Long lasting love is based on oxytocin, the same dopamine type brain chemical that is associated with our affection for children and oft times, parents, and yea, over time, husbands or wives. There are other chemicals involved, see Mark's construction thread for a run down on them.

Helen Fisher (among others) is one of the leading researchers on all of this stuff and how she got there as an Anthropologist, I haven't figured out yet. Anyway, she has been dealing with brain scans to do some of her work. All very interesting.

BUT, it seems that there are few folks out there who are capable of enjoying (literally in most cases) a level of PEA in their brain for an astonishingly long time. This is especially true of "Young love." And why I don't recommend school reunions to happily married folks. It is only about 10% of the population or so, which means I don't mention it much.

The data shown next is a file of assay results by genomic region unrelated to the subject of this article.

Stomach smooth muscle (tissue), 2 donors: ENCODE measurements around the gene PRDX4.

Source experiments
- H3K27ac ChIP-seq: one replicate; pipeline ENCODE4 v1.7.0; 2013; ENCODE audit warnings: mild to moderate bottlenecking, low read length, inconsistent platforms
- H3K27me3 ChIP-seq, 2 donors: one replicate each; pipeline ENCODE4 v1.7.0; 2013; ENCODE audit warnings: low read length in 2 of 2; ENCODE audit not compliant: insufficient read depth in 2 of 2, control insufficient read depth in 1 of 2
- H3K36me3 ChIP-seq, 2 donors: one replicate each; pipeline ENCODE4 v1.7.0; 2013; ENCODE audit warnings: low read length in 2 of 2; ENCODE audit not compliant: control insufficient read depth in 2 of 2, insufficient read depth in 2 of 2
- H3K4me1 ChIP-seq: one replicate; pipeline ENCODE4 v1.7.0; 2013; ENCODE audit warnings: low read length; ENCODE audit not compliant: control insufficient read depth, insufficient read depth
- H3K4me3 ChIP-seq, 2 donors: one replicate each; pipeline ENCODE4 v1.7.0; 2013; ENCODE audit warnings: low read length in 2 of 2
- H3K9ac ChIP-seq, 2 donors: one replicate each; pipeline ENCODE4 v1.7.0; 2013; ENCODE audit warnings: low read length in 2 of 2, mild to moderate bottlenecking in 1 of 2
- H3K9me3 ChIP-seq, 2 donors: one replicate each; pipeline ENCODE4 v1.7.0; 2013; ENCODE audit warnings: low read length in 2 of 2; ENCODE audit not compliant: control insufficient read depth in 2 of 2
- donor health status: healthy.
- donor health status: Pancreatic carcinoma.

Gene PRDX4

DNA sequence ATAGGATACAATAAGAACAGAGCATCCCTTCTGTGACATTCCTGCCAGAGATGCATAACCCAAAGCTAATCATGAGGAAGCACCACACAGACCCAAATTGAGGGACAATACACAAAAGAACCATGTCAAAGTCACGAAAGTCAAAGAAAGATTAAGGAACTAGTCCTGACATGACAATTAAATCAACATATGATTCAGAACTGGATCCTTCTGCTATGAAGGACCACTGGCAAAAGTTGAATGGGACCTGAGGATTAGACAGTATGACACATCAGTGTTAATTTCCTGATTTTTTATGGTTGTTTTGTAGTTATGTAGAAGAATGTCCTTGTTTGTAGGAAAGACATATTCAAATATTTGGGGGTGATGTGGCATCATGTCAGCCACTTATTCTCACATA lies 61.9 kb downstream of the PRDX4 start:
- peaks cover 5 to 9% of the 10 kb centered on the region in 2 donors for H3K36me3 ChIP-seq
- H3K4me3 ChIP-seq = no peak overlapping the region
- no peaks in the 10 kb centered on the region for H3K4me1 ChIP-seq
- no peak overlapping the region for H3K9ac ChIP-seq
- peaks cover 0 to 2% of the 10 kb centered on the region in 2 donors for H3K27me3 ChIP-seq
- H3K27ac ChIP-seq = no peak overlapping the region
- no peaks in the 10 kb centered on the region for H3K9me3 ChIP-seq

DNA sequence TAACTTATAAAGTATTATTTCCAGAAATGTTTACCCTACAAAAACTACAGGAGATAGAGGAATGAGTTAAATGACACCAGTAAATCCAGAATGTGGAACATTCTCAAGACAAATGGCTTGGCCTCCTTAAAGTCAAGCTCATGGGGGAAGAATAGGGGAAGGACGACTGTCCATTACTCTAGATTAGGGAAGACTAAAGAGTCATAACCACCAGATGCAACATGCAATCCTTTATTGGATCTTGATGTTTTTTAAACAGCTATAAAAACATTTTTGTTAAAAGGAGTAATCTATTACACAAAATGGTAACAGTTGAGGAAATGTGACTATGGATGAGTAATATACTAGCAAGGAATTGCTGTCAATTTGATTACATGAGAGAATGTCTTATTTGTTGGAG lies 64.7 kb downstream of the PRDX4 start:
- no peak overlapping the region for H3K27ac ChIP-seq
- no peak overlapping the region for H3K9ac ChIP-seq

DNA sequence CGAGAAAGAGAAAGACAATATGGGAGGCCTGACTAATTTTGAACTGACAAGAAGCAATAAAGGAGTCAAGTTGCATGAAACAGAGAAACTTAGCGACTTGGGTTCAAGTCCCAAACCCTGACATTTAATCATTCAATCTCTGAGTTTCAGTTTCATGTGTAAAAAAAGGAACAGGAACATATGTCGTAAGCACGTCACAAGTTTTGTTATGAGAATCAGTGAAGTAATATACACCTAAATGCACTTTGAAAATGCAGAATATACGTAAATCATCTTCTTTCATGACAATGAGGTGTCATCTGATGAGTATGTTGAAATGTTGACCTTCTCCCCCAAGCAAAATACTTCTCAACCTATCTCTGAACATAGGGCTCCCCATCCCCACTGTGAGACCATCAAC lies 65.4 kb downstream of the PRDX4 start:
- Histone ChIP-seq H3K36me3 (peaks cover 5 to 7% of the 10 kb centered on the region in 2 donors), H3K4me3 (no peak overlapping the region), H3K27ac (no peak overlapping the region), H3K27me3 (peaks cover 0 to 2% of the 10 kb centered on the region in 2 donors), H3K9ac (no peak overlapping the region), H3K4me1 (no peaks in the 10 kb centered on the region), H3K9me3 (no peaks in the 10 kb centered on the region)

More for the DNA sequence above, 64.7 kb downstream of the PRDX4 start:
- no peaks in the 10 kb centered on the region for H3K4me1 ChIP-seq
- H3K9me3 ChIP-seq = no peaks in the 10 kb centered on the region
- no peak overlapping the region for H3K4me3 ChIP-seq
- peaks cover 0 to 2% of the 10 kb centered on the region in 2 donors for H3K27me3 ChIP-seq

There is one other detail I should mention. Those who are long term beneficiaries of PEA, with no coyote ugly moment, are also capable of being at some level of infatuation with more than one person - at a heavy percentage AND, they are also capable of enjoying the affection stages of oxytocin based love at the same time.

Obviously that presents an interesting set of choices for someone who might be in that category. Ya' think wink

Larry


It's often the truth we hide from ourselves that causes the most damage in life.

My old email address no longer works.
Re: BR: Not Just Friends [Re: Larry] #12779
10/22/10 01:34 AM
10/22/10 01:34 AM
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KiwiJ Offline
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I was just about to add that every single one of our group who married their HS sweethearts are still (to all outward appearances) happily married to them. Most of them met when they were 14 or 15. I don't know why that success rate is so high.